Knowledge of our mother tongue acts as a sort of auditory “template” that influences the way we perceive the sounds of other languages (scientists call this “native listening”). Several clues, like the fact that many of the cortical auditory regions responsible for linguistic and musical processing are the same and the existence of auditory illusions dependent on the mother tongue or dialect, have led investigators to hypothesize that native listening transfers also to non-linguistic sound stimuli such as music.
To investigate this hypothesis, Alan Langus, research fellow at the International School for Advanced Studies (SISSA) of Trieste, Marina Nespor, SISSA professor, and other colleagues used the “iambic-trochaic law”, demonstrating that there is no transfer to the non-linguistic domain and that the distortion effects are limited to linguistic sounds.
The way we group notes within continuous sound sequences is determined by the iambic-trochaic law (ITL), whereby we tend to pair sounds of varying intensity or pitch into trochees and those of different duration into iambs. An iamb is formed by two elements in which the stronger element follows the weaker one, and a trochee is exactly the opposite. In other words, when we listen, for example, to a flow of tones that alternate continuously – one strong (S) and one weak (W), if we segment the flow in trochees we hear the sequences as SW-SW-SW-SW…, but if we divide it into iambs we hear the sequence will be WS-WS-WS-WS…
According to the ITL, when sounds vary in either volume or pitch we tend to prefer the trochaic pattern, but when they vary in duration we prefer iambs. Even the phrasal rhythm of a language follows either iambic or trochaic preferences, and each language has its characteristic rhythm: some prefer a iambic pattern (e.g. Italian) others a trochaic one (e.g. Turkish or Persian).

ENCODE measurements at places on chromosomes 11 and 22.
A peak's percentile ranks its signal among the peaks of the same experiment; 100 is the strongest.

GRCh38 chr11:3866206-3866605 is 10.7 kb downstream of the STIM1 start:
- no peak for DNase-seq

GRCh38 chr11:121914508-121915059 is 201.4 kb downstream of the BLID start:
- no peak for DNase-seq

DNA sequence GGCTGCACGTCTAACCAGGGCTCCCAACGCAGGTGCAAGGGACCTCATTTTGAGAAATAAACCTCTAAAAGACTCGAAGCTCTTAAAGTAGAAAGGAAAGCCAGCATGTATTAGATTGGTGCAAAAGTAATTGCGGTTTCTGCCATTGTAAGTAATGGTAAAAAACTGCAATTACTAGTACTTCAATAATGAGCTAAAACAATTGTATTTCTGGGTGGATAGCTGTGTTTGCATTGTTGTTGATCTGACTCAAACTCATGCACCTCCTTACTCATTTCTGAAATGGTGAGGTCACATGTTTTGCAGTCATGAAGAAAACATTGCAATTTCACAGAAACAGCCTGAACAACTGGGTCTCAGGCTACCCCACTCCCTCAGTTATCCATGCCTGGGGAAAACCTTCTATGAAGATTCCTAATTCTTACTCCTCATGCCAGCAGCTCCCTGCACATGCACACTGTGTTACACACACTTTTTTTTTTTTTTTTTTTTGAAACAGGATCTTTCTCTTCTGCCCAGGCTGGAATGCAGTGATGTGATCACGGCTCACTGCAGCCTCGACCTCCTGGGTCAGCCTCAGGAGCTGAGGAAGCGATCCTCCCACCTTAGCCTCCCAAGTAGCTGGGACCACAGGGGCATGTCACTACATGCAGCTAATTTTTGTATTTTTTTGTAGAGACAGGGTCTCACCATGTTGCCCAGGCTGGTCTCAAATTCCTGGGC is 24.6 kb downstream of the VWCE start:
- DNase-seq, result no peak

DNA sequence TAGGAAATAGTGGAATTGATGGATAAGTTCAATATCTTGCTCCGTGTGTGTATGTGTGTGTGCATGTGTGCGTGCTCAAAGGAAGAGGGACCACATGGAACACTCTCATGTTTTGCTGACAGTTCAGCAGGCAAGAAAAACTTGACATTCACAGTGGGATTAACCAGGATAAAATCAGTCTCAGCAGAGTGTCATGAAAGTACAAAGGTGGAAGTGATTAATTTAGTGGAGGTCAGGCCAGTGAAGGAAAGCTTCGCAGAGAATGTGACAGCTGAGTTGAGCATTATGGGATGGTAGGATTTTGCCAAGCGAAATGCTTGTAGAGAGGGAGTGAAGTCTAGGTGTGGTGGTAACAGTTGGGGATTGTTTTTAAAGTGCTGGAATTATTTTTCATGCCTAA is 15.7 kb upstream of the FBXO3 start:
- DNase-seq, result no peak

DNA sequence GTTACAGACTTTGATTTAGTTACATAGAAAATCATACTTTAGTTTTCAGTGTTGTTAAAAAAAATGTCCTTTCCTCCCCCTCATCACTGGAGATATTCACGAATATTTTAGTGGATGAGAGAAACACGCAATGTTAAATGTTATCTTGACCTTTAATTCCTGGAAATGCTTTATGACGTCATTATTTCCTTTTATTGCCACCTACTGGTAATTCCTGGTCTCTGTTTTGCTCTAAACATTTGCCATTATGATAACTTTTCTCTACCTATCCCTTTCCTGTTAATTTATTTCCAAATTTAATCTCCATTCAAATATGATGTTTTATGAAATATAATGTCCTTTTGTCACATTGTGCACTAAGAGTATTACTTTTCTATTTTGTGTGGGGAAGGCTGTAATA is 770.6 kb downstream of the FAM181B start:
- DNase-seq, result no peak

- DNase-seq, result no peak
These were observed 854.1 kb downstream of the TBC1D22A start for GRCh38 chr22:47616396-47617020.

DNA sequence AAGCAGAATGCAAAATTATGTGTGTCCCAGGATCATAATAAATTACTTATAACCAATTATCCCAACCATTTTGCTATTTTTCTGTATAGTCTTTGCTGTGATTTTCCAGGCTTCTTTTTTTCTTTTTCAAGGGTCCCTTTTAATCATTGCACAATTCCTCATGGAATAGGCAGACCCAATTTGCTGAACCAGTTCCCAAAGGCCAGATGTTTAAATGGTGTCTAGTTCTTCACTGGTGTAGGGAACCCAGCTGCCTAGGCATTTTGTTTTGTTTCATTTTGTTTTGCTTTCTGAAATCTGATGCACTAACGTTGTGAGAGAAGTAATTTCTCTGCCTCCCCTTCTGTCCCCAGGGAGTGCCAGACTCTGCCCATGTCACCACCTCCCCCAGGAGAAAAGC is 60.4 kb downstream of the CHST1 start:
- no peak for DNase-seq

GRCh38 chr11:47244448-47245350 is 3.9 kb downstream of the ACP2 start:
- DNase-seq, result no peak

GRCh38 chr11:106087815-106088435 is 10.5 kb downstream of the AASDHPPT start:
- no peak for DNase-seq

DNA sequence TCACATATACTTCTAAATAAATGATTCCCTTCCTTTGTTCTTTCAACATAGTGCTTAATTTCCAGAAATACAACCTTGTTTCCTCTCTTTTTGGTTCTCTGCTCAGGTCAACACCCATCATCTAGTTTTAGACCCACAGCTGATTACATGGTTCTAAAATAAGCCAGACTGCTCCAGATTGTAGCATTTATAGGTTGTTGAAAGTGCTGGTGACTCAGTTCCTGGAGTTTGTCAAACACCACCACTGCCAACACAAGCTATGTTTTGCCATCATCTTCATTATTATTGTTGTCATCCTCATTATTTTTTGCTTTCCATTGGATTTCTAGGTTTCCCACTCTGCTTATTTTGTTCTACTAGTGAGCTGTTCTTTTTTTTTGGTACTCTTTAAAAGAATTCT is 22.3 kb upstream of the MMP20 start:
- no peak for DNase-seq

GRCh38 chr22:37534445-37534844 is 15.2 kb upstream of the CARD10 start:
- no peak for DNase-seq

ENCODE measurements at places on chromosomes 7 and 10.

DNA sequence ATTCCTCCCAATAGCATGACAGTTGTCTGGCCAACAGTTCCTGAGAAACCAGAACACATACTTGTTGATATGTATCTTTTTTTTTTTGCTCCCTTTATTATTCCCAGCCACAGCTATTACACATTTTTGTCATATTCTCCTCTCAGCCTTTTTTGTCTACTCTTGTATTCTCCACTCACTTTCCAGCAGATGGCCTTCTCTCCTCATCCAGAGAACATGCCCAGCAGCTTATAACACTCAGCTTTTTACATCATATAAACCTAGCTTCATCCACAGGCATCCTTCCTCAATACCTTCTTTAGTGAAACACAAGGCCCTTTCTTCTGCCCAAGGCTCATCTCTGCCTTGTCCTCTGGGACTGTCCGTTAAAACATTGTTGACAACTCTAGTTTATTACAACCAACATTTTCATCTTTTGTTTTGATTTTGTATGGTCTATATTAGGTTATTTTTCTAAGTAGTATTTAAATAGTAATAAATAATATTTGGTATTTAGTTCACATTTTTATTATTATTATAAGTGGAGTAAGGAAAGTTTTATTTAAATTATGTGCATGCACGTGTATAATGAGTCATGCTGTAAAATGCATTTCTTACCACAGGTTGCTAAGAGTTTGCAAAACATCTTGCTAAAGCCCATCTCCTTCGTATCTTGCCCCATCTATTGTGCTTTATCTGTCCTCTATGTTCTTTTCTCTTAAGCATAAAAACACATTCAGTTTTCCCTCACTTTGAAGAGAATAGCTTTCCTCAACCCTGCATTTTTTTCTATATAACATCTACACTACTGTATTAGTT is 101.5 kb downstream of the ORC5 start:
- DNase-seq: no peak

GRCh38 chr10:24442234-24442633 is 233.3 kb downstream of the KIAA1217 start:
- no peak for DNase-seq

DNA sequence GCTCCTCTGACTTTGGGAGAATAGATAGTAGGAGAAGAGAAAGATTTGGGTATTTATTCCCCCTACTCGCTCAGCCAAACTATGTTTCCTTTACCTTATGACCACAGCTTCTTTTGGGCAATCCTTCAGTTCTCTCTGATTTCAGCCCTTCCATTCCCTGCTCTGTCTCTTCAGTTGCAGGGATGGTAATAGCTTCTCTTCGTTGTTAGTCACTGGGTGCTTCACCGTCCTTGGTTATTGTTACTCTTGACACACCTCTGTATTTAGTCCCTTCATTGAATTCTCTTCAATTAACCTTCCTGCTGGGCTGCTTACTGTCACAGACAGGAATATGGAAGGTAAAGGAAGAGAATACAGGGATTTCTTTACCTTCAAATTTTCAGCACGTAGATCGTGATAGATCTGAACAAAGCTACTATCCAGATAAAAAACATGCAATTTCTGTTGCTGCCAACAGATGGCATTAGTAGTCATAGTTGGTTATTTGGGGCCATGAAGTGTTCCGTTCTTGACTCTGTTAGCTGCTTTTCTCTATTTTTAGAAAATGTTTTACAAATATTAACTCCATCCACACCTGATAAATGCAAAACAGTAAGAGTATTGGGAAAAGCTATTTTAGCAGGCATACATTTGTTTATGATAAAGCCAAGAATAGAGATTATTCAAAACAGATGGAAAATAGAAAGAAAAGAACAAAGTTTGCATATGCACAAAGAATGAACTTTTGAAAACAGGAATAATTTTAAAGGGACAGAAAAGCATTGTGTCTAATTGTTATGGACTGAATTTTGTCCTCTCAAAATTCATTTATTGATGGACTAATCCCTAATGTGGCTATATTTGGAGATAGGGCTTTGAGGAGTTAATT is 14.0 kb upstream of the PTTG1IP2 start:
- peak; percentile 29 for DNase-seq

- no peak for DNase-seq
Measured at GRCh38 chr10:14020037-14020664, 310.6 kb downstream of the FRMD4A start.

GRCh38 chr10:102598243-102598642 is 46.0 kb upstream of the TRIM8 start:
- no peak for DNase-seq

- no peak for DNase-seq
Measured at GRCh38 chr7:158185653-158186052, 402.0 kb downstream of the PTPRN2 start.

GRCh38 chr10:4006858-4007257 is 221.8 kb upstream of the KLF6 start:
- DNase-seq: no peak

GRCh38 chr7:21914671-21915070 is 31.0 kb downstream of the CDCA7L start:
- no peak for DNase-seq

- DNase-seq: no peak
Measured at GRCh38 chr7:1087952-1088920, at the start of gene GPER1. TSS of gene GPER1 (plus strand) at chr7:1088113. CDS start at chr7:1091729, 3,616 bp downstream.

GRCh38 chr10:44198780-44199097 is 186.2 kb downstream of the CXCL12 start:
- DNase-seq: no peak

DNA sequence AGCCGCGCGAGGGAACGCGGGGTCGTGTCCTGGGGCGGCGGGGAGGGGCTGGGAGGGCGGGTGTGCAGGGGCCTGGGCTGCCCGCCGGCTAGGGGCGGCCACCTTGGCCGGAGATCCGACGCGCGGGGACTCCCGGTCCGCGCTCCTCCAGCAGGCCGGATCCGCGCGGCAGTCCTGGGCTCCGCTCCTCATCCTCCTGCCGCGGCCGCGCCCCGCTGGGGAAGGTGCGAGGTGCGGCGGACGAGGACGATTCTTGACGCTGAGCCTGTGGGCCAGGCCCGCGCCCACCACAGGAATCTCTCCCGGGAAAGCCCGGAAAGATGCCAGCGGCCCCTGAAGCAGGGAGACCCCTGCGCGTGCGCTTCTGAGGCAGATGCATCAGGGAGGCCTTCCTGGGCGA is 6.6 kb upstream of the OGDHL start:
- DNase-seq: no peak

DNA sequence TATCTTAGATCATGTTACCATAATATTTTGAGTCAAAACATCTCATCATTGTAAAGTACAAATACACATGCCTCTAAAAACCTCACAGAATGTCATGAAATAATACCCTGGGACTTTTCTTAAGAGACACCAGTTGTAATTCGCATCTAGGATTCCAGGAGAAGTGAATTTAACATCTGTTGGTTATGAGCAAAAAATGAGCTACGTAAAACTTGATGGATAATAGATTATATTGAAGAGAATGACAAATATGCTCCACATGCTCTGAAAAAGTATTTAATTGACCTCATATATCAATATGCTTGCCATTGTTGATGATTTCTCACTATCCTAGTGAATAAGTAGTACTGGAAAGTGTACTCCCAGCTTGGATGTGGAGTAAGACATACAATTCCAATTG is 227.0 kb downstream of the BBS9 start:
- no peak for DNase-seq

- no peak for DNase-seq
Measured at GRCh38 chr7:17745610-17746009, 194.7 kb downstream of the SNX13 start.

In a series of experiments, Langus, Nespor and colleagues tested whether the preferred rhythm of the subjects’ mother tongues also transferred to non-linguistic sounds (musical tones), or even to visual stimuli. “In previous experiments, we found that iambic-trochaic rhythms also exist in the visual domain, and hopefully we would find an analogy between the auditory and visual domain given the existence of visual languages, such as sign languages for the deaf,” explains Nespor.
However, the experiments, conducted on native speakers of Italian, Persian or Turkish, provided negative results. It is true (“as we replicated in our study” explains Langus) that the rhythm of spoken language influenced the perception of the sounds of other languages. “However, we found no transfer of the effect to the other domains of non-linguistic auditory and visual stimuli” concludes the research scientist.
The study was published in the Journal of Experimental Psychology: Learning, Memory and Cognition.